The big fallers across the sector were the weekly titillating titles Zoo and Nuts. The former fell by over 32% to 54,318 and the latter 22.5% to 114,019.
Jo Smalley, the publisher of Nuts, said the title would still be around in five years time, adding "the shape of the men’s market has changed but there is an opportunity as much as a challenge."
Like his rival publishers, he pointed to its overall footprint, including digital and other formats.
Likewise, FHM publisher Rimi Atwal rebuffed suggestions that the title's continued heavy losses of readers would prompt its closure within five years.
But IPC, which publishes, severed ties with its men's lads monthly Loaded while monthly title Maxim could not survive the difficult market.
The latest round of ABCs figures also reveal some new trends including the rise of some of the less heralded men's health titles, such as Dennis' Men's Fitness and River's Healthy for Men titles. Both titles boasted rare year-on-year circulation rises.
Conversely, Natmag Rodale's Men's Health – still the market leader in the paid-for men's lifestyle sector – shed more than 11% of its circulation on the year.
Men's Health publisher Alun Williams maintains its fall is merely a blip, and dismisses the idea that consumers are turning away from pure health titles.
Williams said: "Our circulation has been going up over the past 10 years. We've had a disappointing period, because of poor sales at the start of the period. Now we have had a bit of a refresh to the title.
"People have not had enough of health titles. We are diversifying, doing more on adventure, more on nutrition. The brand is in rude health."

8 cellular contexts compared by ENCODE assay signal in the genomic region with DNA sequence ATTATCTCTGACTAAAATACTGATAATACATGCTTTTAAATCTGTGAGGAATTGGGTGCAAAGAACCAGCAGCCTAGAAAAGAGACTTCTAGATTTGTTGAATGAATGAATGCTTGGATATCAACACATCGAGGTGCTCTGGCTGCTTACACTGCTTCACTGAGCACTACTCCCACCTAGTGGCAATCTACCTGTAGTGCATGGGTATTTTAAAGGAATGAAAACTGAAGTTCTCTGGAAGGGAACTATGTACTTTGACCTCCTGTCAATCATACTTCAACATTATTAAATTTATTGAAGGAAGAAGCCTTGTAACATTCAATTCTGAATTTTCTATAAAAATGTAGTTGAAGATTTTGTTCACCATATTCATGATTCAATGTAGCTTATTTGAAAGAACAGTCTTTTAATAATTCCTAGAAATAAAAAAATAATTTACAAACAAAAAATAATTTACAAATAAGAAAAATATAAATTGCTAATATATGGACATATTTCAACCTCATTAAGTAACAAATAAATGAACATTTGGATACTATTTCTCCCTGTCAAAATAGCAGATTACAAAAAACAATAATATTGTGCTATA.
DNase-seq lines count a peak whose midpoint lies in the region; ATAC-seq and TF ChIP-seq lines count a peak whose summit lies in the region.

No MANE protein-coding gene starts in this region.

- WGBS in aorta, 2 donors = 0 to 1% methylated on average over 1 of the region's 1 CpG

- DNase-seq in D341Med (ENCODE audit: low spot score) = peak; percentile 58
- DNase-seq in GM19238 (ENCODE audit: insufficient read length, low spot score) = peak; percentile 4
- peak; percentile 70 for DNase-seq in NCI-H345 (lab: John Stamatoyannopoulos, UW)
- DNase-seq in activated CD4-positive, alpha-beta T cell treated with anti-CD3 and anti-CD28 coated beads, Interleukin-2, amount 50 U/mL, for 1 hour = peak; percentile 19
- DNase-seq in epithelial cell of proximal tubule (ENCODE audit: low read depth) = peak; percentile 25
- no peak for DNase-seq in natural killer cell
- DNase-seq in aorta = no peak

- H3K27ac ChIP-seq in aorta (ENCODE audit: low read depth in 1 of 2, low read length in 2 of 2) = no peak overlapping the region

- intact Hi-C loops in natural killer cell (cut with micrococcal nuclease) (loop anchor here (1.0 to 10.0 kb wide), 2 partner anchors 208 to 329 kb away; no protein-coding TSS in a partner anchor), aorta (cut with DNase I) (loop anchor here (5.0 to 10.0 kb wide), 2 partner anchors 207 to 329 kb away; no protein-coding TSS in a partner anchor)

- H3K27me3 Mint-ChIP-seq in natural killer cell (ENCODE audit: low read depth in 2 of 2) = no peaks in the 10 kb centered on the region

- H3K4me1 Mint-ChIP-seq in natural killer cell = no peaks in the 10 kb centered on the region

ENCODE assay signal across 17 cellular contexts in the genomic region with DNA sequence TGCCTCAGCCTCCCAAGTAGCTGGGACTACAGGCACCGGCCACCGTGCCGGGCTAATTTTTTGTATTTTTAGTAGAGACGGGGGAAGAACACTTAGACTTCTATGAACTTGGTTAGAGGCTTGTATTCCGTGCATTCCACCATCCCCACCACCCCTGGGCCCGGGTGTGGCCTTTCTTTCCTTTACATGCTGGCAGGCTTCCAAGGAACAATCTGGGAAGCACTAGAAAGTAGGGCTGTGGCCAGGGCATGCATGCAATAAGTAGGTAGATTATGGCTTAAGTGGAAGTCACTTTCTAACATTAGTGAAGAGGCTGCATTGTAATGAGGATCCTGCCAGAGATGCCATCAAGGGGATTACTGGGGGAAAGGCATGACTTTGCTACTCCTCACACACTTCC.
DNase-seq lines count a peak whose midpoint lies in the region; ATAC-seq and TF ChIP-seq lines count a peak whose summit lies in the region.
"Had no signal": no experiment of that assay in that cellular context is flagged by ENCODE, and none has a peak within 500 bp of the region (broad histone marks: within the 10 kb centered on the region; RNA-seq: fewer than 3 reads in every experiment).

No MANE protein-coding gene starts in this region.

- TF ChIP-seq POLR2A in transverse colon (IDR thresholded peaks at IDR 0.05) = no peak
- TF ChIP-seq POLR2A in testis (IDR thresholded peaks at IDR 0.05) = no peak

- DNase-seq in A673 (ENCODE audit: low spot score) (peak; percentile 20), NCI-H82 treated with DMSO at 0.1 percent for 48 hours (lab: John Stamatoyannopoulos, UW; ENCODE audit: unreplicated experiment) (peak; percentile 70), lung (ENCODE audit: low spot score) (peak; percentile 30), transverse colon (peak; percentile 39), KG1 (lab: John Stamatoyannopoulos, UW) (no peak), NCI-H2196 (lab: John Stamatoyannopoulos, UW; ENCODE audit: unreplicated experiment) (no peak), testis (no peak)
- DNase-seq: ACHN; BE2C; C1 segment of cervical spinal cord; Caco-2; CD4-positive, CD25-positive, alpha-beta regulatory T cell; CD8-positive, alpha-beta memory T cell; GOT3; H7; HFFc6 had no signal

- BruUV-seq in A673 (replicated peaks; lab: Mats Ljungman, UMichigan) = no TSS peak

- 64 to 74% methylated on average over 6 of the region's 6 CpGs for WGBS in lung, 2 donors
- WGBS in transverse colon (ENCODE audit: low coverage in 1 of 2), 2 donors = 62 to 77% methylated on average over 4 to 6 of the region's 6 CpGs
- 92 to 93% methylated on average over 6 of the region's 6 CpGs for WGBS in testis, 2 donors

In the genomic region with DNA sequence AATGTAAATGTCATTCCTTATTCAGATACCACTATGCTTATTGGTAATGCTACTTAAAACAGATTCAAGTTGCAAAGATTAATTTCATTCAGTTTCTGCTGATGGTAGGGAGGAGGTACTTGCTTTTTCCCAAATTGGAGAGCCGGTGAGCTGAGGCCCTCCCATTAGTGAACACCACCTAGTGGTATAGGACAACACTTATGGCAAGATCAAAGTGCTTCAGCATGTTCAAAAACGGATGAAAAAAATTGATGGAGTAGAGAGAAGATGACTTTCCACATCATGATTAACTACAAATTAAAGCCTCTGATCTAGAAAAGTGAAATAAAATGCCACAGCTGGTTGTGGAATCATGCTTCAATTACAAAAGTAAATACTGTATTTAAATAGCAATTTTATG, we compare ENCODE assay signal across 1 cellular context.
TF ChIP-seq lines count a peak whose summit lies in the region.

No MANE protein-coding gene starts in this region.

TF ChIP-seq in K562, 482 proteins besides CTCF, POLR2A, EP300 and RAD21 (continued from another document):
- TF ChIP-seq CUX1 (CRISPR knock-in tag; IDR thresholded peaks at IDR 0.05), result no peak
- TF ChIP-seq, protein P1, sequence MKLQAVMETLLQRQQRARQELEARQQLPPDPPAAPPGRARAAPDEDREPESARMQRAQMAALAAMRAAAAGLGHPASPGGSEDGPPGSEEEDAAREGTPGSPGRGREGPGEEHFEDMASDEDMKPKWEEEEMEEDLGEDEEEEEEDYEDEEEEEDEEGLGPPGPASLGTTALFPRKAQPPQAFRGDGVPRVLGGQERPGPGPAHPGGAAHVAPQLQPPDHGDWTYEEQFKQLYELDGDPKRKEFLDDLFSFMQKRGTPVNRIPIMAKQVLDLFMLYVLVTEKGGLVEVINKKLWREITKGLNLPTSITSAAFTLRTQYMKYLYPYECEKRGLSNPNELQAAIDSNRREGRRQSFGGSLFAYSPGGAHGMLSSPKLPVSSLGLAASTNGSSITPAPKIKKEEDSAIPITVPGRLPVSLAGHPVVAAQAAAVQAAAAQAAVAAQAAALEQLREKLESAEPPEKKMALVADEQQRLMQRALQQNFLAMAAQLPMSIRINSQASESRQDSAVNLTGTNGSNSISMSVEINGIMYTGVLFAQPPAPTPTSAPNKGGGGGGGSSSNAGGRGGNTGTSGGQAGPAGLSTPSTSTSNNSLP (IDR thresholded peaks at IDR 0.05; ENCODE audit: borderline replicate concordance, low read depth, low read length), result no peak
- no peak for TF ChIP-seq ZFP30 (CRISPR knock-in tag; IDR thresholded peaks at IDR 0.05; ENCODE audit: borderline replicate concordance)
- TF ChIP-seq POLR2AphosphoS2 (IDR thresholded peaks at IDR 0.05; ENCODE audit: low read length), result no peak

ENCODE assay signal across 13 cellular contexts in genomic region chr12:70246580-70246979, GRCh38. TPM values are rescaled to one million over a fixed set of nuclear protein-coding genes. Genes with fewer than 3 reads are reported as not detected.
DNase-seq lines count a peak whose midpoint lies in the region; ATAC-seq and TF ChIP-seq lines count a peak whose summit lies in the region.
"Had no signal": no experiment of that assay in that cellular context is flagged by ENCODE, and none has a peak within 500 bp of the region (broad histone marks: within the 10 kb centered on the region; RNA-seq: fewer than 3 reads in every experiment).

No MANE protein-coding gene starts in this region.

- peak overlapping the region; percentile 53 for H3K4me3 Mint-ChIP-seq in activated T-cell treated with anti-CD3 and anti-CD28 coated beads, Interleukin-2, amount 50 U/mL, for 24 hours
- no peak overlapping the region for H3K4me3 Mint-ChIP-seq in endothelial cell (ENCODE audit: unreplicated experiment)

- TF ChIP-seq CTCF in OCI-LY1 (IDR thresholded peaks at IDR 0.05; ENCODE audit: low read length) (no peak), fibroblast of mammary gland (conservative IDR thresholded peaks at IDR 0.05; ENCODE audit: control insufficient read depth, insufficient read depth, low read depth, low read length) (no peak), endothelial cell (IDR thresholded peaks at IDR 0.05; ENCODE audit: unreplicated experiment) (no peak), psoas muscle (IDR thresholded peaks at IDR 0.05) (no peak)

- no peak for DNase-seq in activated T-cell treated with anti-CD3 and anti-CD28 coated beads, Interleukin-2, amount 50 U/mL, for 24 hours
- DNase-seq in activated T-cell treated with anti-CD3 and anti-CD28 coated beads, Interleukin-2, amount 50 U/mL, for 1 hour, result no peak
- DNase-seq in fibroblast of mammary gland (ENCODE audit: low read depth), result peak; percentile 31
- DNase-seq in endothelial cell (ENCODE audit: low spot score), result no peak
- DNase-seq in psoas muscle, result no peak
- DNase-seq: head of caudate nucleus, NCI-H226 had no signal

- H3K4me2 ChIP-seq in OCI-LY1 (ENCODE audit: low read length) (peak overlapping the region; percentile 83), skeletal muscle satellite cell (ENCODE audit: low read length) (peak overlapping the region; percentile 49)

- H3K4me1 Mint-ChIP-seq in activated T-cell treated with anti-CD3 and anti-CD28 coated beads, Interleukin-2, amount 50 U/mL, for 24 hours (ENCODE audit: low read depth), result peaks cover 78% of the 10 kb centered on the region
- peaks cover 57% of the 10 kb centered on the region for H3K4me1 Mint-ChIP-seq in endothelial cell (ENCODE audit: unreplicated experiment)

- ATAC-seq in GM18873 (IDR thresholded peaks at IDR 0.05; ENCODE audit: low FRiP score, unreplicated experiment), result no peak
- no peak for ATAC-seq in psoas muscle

Rob Lynam, media buyer at MEC, agreed: "Men’s Health's circulation is lowest in nine years in terms of average net circulations. But then you have to realise how quickly the sector has grown."
Other trends across the sector include the continued use of bulks to prop up ailing circulations, or as publishers view them – essential sampling tools.
Esquire gave away over 6,500 copies in the period, Wired nearly 10,000, Men's Health more than 12,000, FHM 20,000, and GQ close to 9,000.
The upmarket monthlies GQ and Esquire, meanwhile, appear to largely unimpeded by the shift to digital.
Neither of the two titles has made a great play about their digital credentials, exemplified by Esquire launching its first commercial website in November this year. Previously, Esquire's website was merely a holding page hosting blogs.
Commenting on the performance of Esquire – up 0.1% on the year to 58,218 – its publisher Tess Macleod-Smith pointed out that its June and July editions under new editor Alex Bilmes had shown a significant upturn in circulations.
Macleod-Smith said the new-look Esquire represented a more commercial entity on newsstands and has moved away from being a "niche product".